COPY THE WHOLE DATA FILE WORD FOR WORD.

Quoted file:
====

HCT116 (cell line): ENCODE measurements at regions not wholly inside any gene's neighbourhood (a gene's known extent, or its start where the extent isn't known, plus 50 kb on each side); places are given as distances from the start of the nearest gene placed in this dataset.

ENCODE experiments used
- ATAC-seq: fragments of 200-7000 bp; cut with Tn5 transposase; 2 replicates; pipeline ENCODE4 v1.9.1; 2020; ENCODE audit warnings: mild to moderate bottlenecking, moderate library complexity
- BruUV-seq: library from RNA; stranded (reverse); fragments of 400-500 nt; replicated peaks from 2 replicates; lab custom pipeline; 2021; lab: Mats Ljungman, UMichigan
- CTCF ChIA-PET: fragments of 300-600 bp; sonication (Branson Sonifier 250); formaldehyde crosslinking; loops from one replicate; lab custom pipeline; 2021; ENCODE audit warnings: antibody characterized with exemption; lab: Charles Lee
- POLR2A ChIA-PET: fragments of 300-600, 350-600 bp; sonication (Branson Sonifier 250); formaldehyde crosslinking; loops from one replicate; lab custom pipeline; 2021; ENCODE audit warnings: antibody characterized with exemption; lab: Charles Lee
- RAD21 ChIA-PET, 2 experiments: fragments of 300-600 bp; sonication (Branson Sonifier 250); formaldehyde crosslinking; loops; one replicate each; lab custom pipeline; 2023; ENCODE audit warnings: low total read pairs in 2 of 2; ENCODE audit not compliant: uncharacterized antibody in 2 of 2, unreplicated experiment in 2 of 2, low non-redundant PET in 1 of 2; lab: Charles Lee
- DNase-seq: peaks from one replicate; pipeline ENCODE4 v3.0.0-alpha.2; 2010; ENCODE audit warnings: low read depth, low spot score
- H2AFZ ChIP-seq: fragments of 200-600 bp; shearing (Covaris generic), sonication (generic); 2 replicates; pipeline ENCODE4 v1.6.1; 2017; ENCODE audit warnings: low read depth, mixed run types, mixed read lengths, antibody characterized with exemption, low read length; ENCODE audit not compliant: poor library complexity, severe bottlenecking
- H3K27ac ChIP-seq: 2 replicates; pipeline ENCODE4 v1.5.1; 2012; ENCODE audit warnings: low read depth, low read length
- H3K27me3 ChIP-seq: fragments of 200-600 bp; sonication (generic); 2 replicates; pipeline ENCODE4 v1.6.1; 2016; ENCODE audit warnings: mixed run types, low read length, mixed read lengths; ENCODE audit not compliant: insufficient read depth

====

HCT116 (cell line): ENCODE measurements at regions not wholly inside any gene's neighbourhood (a gene's known extent, or its start where the extent isn't known, plus 50 kb on each side); places are given as distances from the start of the nearest gene placed in this dataset.

ENCODE experiments used
- ATAC-seq: fragments of 200-7000 bp; cut with Tn5 transposase; 2 replicates; pipeline ENCODE4 v1.9.1; 2020; ENCODE audit warnings: mild to moderate bottlenecking, moderate library complexity
- BruUV-seq: library from RNA; stranded (reverse); fragments of 400-500 nt; replicated peaks from 2 replicates; lab custom pipeline; 2021; lab: Mats Ljungman, UMichigan
- CTCF ChIA-PET: fragments of 300-600 bp; sonication (Branson Sonifier 250); formaldehyde crosslinking; loops from one replicate; lab custom pipeline; 2021; ENCODE audit warnings: antibody characterized with exemption; lab: Charles Lee
- POLR2A ChIA-PET: fragments of 300-600, 350-600 bp; sonication (Branson Sonifier 250); formaldehyde crosslinking; loops from one replicate; lab custom pipeline; 2021; ENCODE audit warnings: antibody characterized with exemption; lab: Charles Lee
- RAD21 ChIA-PET, 2 experiments: fragments of 300-600 bp; sonication (Branson Sonifier 250); formaldehyde crosslinking; loops; one replicate each; lab custom pipeline; 2023; ENCODE audit warnings: low total read pairs in 2 of 2; ENCODE audit not compliant: uncharacterized antibody in 2 of 2, unreplicated experiment in 2 of 2, low non-redundant PET in 1 of 2; lab: Charles Lee
- DNase-seq: peaks from one replicate; pipeline ENCODE4 v3.0.0-alpha.2; 2010; ENCODE audit warnings: low read depth, low spot score
- H2AFZ ChIP-seq: fragments of 200-600 bp; shearing (Covaris generic), sonication (generic); 2 replicates; pipeline ENCODE4 v1.6.1; 2017; ENCODE audit warnings: low read depth, mixed run types, mixed read lengths, antibody characterized with exemption, low read length; ENCODE audit not compliant: poor library complexity, severe bottlenecking
- H3K27ac ChIP-seq: 2 replicates; pipeline ENCODE4 v1.5.1; 2012; ENCODE audit warnings: low read depth, low read length
- H3K27me3 ChIP-seq: fragments of 200-600 bp; sonication (generic); 2 replicates; pipeline ENCODE4 v1.6.1; 2016; ENCODE audit warnings: mixed run types, low read length, mixed read lengths; ENCODE audit not compliant: insufficient read depth